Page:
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Is the Cam Rising era nearing an end for the Utes?

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SALT LAKE CITY β€” Moments before Utah's players exited the postgame press conference after they defeated Stanford 42-7 in the team's final game at Rice-Eccles Stadium this season with an undefeated record, junior quarterback Cam Rising offered a glimpse into his future with the program.

Hours earlier, Rising participated in the senior night festivities and was honored by the university for his time with the program. So when asked if it was Rising's last game in Salt Lake City, his response was: "I believe so, yes."

That's what we call definitively unclear, though it's difficult to see him coming back.

Coming into the season, after leading Utah to its first Pac-12 championship and Rose Bowl appearance in 2021, the expectation was that Rising would leave after the year was over to pursue an opportunity in the NFL.

And while that likely remains his path, there's still a small chance he returns for another season. But don't count on it.

"That's the plan as of now, but we're not focused on that right now," Utah head coach Kyle Whittingham said of his starting quarterback's decision to likely move on from the program. "We're focused on this next game, but those guys that you saw get honored and recognized today, that's most likely their plan.

"There could be some changes, nothing's set in stone with the guys that still have eligibility."

There's a chance he returns, but after five seasons devoted to college football, including a redshirt season at Texas, the Rising era nears an end.

This season, Rising has thrown for 2,225 yards, 19 touchdowns and had only four interceptions in nine games played this season, which ranks him No. 5 in total QBR, according to ESPN. That ranks just below Heisman hopefuls C.J. Stroud (Ohio State), Hendon Hooker (Tennessee), Bo Nix (Oregon) and Drake Maye (North Carolina).

Expand that to the top 10 and Rising is just above Caleb Williams (USC), Stetson Bennett (Georgia), Dorian Thompson-Robinson (UCLA), Jordan Travis (Florida State) and Bryce Young (Alabama). That's some great company to be sandwiched between for Utah's quarterback, and one that ranks him as one of the best in the country.

How that translates to the NFL is speculative, at best, but Rising's stock likely isn't going to get much better coming back for another season. Multiple NFL scouts have been on hand for Utah's games this season, so Rising has enough tape to give teams a good look at what he could offer should he make the leap at the next level.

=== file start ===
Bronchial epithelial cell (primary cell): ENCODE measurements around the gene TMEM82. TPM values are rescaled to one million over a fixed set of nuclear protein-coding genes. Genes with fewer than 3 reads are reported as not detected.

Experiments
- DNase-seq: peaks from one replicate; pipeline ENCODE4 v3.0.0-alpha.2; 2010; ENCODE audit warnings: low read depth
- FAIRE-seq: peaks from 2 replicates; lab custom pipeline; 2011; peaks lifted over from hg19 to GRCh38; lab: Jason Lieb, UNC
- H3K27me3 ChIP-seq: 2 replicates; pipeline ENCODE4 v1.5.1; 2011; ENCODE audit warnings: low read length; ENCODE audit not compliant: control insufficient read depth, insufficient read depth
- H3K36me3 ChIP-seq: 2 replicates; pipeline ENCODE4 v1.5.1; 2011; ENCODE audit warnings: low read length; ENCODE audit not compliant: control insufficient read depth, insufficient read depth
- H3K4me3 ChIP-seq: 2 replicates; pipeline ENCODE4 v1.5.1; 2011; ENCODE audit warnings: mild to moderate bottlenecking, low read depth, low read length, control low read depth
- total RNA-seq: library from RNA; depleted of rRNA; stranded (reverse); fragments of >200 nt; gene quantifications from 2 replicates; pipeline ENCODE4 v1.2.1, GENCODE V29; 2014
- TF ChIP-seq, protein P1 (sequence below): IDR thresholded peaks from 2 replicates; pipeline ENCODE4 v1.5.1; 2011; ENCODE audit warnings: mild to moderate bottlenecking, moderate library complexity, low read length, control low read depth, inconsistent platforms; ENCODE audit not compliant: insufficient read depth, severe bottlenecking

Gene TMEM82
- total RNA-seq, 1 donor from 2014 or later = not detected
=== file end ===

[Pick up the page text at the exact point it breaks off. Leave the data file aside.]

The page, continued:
Given Rising's output this season, he's on pace to throw for 2,967 yards, 25 touchdowns and five interceptions β€” assuming he plays in Utah's bowl game and that Utah is not in the Pac-12 championship game. That would easily be one of the most productive quarterbacks to come through Utah, second only to Tyler Huntley's 2019 season during the Pac-12 era, though Rising would have more touchdowns.

With Rising under center, Utah's offense has never been better under a Kyle Whittingham-led team. Utah averages 39.3 points and 462.4 total yards (252.3 passing yards) per game this season. That's an improvement on last season's 36.1 points and 431.4 total yards (214.3 passing yards) per game, which also featured a more consistent run game.

The next closest season for Utah with that type of offensive output was in 2019 when Huntley's offense averaged 32.3 points and 429.0 total yards per game. The 2004 season, which was Urban Meyer's last season as head coach and had Alex Smith at quarterback, Utah average 45.3 points and 499.8 total yards per game.

Rising isn't quite up to Smith's level in terms of pure statistical output, but he's close enough to rival a No. 1 pick in the 2005 NFL draft. The Ventura, California, native isn't going to be a No. 1 overall pick and almost certainly not a first-round draft pick, but he's done what he can to put Utah in a better spot while highlighting his talent at the same time.

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Josh is the Sports Director for and beat writer of University of Utah athletics β€” primarily football, men’s basketball and gymnastics. He is also an Associated Press Top 25 voter for college football.


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